As the clock ran down on a disheartening 59-18 loss to No. 8 Michigan, Maryland football cemented its status.
The Terps had no cakewalk with four top-10 matchups in their conference schedule and a fierce meeting with Penn State on Nov. 6. But, Maryland came away from those games with zero victories.
Coach Mike Locksley made it a point this season that the Terps needed to take the next step as a program — making a bowl game. And they can still do so.
However, Maryland has been unable to show up for matchups with top-tier talent. The Terps are incapable of an upset. And they are no “trap game.”
“All of us, from coaching to playing, we weren’t our best today,” Locksley said. “And I gotta get us to be our best.”
Maryland has had a troubled history as of late with teams in the AP Top 25. Since 2018 — when most of those honored in Saturday’s senior day first joined the Terps — they have won two of 16 matchups with teams ranked at the time.
Those two wins came from early-season victories over Texas in 2018 and Syracuse in 2019. While the Longhorns ended up with a 10-win season, the Orange went 5-7 that year.
The issue doesn’t just come down to not being able to get the result it’s looking for against high caliber teams — it’s how Maryland plays them.
The Terps lost those 14 ranked games by an average of over 28 points per game. Only one game was decided by a single score — 2018’s Ohio State game.
Maryland was as close as could be to a signature upset on its home field when it took the No. 9 Buckeyes to overtime and couldn’t complete a potential game-winning two-point conversion.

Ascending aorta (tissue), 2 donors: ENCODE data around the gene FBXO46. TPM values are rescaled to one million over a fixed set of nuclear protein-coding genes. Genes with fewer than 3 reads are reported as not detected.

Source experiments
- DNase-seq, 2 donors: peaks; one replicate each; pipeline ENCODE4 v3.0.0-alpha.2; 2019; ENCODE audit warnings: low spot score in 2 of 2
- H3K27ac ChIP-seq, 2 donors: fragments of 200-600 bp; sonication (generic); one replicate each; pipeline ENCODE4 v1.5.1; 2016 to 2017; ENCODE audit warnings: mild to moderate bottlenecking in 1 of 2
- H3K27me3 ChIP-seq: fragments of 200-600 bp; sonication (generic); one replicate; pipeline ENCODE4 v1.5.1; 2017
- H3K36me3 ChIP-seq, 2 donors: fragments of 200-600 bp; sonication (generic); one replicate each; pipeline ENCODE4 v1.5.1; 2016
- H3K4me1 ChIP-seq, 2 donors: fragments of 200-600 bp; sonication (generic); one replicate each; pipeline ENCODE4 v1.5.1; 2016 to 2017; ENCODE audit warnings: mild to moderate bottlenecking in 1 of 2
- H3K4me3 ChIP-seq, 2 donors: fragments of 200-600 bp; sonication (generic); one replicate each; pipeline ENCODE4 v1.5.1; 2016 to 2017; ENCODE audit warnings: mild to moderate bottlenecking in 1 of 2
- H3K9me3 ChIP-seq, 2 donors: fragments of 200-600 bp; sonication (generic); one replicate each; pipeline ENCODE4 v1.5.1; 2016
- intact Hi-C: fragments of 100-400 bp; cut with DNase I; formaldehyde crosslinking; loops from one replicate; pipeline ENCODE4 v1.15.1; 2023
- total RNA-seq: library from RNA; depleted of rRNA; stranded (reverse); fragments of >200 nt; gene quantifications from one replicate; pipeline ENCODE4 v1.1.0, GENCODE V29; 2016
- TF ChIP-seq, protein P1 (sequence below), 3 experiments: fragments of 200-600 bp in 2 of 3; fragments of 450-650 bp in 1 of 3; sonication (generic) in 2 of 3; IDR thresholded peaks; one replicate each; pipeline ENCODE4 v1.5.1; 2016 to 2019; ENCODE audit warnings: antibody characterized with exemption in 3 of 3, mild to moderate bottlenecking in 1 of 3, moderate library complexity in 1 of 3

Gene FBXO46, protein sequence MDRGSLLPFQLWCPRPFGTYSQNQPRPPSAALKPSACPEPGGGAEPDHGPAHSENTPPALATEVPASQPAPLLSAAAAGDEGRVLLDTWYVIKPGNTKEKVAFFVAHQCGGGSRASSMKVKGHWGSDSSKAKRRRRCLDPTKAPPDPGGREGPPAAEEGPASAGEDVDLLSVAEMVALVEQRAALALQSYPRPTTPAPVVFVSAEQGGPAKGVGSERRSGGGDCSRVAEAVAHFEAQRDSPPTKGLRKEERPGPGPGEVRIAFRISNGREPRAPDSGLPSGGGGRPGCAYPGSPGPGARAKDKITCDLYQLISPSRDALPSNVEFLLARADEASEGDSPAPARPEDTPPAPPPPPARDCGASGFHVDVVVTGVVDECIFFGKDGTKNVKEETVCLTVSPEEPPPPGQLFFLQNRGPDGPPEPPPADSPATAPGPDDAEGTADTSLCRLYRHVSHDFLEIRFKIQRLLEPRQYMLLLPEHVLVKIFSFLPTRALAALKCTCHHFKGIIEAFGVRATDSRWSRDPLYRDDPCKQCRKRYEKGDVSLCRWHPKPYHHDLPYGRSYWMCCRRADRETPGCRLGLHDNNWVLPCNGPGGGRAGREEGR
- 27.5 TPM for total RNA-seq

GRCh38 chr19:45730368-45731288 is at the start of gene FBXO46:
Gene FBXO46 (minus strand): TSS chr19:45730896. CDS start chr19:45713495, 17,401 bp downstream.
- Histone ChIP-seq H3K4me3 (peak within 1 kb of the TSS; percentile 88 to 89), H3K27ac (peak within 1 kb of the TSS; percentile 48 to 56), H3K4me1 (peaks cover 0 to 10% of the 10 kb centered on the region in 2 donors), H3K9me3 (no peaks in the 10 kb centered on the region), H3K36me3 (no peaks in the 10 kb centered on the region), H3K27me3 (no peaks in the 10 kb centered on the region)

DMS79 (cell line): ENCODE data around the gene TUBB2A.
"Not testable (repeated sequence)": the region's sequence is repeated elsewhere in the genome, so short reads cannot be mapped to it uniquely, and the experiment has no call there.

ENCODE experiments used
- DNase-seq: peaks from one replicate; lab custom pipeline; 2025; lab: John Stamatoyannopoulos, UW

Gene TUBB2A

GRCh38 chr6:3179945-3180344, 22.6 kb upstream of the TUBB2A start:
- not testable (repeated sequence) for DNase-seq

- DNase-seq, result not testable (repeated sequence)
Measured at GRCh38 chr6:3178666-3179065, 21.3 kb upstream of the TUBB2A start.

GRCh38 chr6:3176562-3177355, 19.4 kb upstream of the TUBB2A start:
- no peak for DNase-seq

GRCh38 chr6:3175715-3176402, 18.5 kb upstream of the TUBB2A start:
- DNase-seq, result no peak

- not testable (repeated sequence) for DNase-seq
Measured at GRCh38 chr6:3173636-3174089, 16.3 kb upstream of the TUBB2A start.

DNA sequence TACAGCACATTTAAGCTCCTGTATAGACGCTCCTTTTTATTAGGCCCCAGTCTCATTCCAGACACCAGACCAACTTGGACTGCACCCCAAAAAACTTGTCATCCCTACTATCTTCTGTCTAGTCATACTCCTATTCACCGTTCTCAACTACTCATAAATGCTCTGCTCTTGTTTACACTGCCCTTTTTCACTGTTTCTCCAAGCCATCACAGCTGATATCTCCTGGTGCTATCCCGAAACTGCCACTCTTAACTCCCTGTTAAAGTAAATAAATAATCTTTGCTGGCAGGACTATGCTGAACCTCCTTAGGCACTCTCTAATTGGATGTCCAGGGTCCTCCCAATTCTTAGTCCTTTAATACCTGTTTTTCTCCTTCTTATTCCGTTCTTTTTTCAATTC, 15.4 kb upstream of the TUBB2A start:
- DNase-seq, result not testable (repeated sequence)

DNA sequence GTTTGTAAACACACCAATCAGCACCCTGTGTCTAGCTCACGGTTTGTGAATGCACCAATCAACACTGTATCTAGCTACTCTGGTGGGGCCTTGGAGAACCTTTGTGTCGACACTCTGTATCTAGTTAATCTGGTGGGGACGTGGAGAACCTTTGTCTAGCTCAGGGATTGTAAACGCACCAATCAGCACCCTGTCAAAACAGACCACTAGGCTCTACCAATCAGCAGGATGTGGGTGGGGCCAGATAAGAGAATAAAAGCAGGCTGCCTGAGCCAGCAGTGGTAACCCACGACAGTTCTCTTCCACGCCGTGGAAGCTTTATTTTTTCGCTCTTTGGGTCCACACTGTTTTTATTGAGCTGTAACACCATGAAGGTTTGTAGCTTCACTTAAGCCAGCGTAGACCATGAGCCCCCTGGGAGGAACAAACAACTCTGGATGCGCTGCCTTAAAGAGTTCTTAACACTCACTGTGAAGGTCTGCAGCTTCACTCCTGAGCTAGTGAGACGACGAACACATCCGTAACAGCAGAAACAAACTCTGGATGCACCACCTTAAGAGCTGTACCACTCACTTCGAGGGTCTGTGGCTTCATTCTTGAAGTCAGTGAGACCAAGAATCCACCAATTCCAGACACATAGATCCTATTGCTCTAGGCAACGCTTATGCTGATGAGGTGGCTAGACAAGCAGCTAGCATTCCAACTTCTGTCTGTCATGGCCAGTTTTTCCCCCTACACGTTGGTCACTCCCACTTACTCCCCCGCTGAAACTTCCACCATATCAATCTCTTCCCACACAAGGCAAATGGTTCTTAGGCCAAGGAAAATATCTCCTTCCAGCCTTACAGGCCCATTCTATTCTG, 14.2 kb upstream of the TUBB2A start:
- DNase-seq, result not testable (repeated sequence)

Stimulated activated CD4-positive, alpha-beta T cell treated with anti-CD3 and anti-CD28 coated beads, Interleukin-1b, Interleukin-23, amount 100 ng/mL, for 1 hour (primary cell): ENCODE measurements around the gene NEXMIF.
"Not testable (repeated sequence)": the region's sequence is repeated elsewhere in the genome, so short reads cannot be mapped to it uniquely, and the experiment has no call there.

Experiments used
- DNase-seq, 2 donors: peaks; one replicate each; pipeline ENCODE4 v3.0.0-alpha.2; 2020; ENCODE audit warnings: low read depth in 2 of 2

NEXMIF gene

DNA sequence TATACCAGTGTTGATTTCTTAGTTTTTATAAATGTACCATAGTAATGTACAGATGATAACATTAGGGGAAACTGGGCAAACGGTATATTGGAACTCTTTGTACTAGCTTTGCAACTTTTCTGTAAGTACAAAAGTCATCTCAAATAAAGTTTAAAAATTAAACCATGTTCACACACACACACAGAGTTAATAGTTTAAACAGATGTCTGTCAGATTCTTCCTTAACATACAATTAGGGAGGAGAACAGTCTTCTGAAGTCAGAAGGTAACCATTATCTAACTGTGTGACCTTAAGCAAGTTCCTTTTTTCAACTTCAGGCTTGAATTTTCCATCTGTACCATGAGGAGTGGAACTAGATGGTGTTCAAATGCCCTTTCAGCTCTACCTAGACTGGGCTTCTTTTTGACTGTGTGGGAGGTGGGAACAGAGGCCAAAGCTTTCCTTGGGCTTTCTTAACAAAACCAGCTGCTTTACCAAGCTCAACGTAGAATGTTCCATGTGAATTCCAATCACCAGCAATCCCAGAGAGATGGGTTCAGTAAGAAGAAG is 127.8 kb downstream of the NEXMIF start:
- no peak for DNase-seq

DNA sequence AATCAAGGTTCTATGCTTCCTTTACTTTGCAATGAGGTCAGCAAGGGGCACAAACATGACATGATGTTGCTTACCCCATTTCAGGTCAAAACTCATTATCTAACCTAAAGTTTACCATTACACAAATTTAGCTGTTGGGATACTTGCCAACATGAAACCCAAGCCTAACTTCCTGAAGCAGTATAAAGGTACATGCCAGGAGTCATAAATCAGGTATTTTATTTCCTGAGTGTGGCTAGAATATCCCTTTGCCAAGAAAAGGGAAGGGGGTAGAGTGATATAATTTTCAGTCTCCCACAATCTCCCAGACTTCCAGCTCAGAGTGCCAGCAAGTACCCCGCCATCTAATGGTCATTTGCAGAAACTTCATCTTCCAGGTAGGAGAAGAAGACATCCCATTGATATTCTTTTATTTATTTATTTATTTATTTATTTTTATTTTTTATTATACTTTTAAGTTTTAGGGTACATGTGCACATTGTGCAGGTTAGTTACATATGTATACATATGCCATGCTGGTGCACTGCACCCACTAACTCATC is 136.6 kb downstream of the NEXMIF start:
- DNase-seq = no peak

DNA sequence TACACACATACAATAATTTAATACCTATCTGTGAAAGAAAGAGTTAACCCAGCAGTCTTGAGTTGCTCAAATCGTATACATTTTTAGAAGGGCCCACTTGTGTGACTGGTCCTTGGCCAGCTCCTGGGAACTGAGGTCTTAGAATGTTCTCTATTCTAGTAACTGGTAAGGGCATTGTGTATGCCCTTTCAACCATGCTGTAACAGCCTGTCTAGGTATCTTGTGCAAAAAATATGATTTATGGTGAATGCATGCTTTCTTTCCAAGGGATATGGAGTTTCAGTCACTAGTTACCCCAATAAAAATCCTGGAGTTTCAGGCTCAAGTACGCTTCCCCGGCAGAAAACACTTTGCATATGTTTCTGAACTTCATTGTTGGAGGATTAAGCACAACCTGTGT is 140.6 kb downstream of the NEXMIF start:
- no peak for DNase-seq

Since that game, the Terps rarely have even been close to a score from upsetting a ranked squad.
This season has featured two of the narrower margins of defeat with 17- and 19-point losses to the Nittany Lions and Michigan State, respectively. But even those games were decided before the final moments.
The throughline this year for big-game problems has been executing the game plan that Locksley and his staff set every week.
But, inopportune penalties and small mistakes — an issue Maryland hasn’t solved all season — reared its head to throw a wrench in those plans.
“It’s not a lack of discipline or a lack of ability,” linebacker Ruben Hyppolite said. “It’s just that sometimes, in critical times, a lack of focus that we need to execute.”
The most noxious of those came in the second quarter when the Terps were poised to find the end zone for the first time Saturday.
Inside the five-yard line, Tayon Fleet-Davis picked up a few yards toward getting a touchdown, but a chop block call set Maryland back 15 yards.
That ended up not being a problem, as Rakim Jarrett picked those 15 yards back up on the next play. After getting a new set of downs, the Terps prepared to snap the ball when movement along the line set them back another five yards.
Before they could get off their next play, Jarrett was called for a flag of his own with an illegal shift, another five-yard penalty.
Maryland settled for a field goal and wouldn’t near the end zone for another quarter’s worth of play.
Locksley and the Terps knew that mistakes like those in the red zone would not allow them any chance to beat a team like Michigan, who is now set to face Ohio State next week for a spot in the Big Ten title game.
“When you play top-10 teams … there’s very little room for error,” Locksley said on Nov. 16.
Now Maryland prepares for its fourth attempt at getting to a bowl game against Rutgers.
Although a victory there does nothing to give the Terps the head-turning win that has eluded them, it would give them just what they set out for this season.
“The urgency is there. Guys want it, the staff wants it,” wide receiver Carlos Carriere said. “I’m excited for the next opportunity because we can still accomplish what we wanted to accomplish, which is to be bowl eligible.”